A pledge to keep walking beyond where I have once called home, onto where I am challenged to change, reconcile, surrender, and create in ways I hadn’t imagined.
I follow the blog site called the Marginalian by Maria Popova, often amazed at the breadth of her reading and compilation of the wisdom of so many sources that she offers with each post. One of the many topics she broached this week was how we grow old gracefully. In an excerpt she writes, “This open-hearted curiosity, this aura of astonishment, becomes an antidote to the spiritual poison most corrosive to this world—cynicism, that supreme enemy of hope. At any stage of life, the refusal to succumb to cynicism is among our greatest triumphs of the spirit. It is certainly our mightiest force of courage and resistance to the cowardly denouncements of possibility that pock the countenance of humanity.”
Cynicism. An inclination to believe that people are motivated solely by self-interest. Or also defined as an inclination to question whether something will happen or if its worthwhile. A close relative to pessimism. You may have your own definition and experience.
It is one of my ongoing practices, and a hard one, to not collapse into cynicism, especially with politicians or do-gooders or anyone I don’t trust. I am aware every time it wins; I feel how it contracts me, makes me feel hard and tight. It gives me a sense of power, but false power. If I’m cynical, I feel in control, not duped, not sentimental. Yet it is always embroidered with fear of some flavor. Cynicism helps cover up the hurt of what‘s happening in the world, almost giving me license to not do anything. I question over and over in myself whether I am just unwilling to look at the frustration and real struggles of this world because they are too painful or has cynicism made me hopeless? I’m also aware every time that I counter cynicism, it feels like some kind of victory of the soul. I feel lighter and closer to what I really want to be. I trust I can respond to the struggles of this world appropriately.
I agree with Popova that this “refusal to succumb” is one of the most important things in my spiritual practice. Popova quotes Nick Cave on his way of resisting the pull of cynicism:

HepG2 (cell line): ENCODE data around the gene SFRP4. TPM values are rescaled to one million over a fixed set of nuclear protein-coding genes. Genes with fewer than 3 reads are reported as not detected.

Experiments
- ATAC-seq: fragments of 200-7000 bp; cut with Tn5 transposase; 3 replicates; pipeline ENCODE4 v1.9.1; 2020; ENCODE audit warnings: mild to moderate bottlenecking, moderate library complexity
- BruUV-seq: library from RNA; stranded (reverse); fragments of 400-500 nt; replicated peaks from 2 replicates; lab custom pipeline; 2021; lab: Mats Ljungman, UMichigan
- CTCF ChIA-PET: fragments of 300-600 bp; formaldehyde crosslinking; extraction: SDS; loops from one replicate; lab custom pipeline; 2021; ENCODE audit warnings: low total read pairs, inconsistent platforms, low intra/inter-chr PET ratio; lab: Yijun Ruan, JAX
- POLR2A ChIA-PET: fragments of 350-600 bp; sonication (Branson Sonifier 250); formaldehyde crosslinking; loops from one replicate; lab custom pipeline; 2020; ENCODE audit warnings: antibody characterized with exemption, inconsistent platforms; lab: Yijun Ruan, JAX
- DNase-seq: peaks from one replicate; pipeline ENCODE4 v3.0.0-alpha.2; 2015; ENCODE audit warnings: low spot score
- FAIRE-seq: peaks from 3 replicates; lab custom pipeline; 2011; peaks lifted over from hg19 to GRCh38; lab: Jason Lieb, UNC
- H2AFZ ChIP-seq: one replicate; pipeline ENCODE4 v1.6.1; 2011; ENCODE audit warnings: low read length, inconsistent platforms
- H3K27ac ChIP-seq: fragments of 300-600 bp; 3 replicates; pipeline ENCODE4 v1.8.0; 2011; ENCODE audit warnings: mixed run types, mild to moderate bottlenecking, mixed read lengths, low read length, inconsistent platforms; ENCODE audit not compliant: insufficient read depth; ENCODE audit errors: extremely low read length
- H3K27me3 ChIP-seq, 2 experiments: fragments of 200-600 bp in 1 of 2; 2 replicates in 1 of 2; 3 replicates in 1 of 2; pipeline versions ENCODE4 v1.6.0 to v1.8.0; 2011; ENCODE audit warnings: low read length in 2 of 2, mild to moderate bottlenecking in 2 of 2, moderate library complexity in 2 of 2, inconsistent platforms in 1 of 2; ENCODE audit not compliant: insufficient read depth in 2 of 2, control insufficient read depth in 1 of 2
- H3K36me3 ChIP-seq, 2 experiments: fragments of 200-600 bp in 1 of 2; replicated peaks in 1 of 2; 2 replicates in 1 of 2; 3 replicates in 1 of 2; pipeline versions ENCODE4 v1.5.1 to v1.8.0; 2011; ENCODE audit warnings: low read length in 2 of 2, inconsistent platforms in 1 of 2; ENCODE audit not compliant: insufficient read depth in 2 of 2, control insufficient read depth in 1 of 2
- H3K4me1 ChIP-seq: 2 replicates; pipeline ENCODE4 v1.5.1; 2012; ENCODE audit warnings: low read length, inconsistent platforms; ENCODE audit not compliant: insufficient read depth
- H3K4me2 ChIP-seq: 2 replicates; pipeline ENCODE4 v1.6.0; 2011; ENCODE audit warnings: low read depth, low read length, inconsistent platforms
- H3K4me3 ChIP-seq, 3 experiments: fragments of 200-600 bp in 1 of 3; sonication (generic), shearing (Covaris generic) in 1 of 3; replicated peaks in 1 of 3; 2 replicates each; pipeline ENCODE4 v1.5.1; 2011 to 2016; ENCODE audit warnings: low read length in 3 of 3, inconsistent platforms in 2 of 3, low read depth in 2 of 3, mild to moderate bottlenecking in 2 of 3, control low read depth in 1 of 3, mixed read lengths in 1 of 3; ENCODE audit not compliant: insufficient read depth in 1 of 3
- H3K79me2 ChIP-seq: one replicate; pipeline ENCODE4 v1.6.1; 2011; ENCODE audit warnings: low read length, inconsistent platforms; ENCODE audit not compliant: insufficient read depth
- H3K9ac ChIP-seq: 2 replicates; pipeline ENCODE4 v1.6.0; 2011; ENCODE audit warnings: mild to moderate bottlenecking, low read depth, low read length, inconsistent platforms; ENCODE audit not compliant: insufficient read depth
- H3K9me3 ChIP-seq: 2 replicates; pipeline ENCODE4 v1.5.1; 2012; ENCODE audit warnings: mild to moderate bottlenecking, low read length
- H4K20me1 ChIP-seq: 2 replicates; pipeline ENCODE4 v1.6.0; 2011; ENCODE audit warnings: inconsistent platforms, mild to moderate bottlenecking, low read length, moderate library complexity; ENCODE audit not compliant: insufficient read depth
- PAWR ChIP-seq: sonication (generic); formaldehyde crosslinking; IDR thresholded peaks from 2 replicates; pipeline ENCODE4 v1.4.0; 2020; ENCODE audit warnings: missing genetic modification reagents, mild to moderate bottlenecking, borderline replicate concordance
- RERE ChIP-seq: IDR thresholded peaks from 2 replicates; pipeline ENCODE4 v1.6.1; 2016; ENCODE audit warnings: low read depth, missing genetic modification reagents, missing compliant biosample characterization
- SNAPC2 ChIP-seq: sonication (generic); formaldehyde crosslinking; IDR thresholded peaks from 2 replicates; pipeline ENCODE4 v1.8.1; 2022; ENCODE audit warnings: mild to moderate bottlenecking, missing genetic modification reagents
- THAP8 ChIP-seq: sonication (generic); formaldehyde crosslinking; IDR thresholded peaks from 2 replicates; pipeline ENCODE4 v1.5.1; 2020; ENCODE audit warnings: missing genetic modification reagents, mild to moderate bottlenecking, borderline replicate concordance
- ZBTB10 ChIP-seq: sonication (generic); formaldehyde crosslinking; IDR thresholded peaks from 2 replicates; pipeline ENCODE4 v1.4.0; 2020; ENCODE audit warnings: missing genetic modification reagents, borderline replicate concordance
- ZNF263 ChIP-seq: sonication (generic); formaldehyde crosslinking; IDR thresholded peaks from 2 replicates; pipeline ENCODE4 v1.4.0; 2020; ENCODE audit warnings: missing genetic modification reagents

“Absorb into yourself the world’s full richness and goodness and fun and genius, so that when someone tells you it’s not worth fighting for, you will stick up for it, protect it, run to its defense, it is your world they’re talking about, then watch that world to pour itself into you in gratitude. A little smart vampire full of raging love, amazed by the world.”
Steve and I are nearly four thousand miles into our road trip from Alaska today. I have four thousand miles worth of wonder now to talk back to that destructive voice of cynicism. I’m still daily amazed that I am here because 14 billion years ago there was a huge explosion in which much was annihilated, but helium and hydrogen emerged to begin creation. Then a supernova erupted and carbon and other elements were created that continued this process of evolution that the universe was planning all along. That evolution that led to me being here now. That wonder is deepening as I understand more and more about cosmogenesis. That “aura of astonishment” that Popova writes about is what I want to cultivate more and more as I age and ripen. Maybe five or six years ago, Steve and I changed the license plate on our camper to read WOW SKR. It means “Wow Seeker” to us. “Wow” became our natural mantra as we traveled this country of ours—wows to natural beauty, wows to human creativity and wows to how much these experiences enlivened our souls. And yes, also wows to how we as humans can destroy and hurt one another and the earth. But just noticing, not succumbing.
Steve and I catch each other all the time, when cynicism could so easily win. And I ask for grace to accept reality as it is without cynicism, yet with full awareness, not denial. As one of my Diamond Approach fellow students said with amazement upon discovering this in her inquiry, “I guess it’s kind of stupid to reject reality.” It made us all laugh when she said it. We all recognized this foolishness. This truth comes from so many traditions. I recently read an article in the magazine, Spirituality and Health, about the practice of Ho’oponopono–which I have relied on for the practice of forgiveness for many years. Ho’oponopoo Ke Ala means to “make the path that is right more right.” Auntie Mahealani Henry is quoted in the article as saying, “Nothing is wrong—all is in right place, right time, right being—what Hawaiians call pono. Stop resisting what is…everything is pono—as it is—be grateful..all of it, exactly as it is. Accept it.”
There is another elder that lived by this wisdom—my mother. Her mantra, “It is what it is.” Fellow resisters of cynicism. Fellow human beings that want to live with curiosity and trust in this world as it is—able to be astonished and open to what will be. Holders of hope.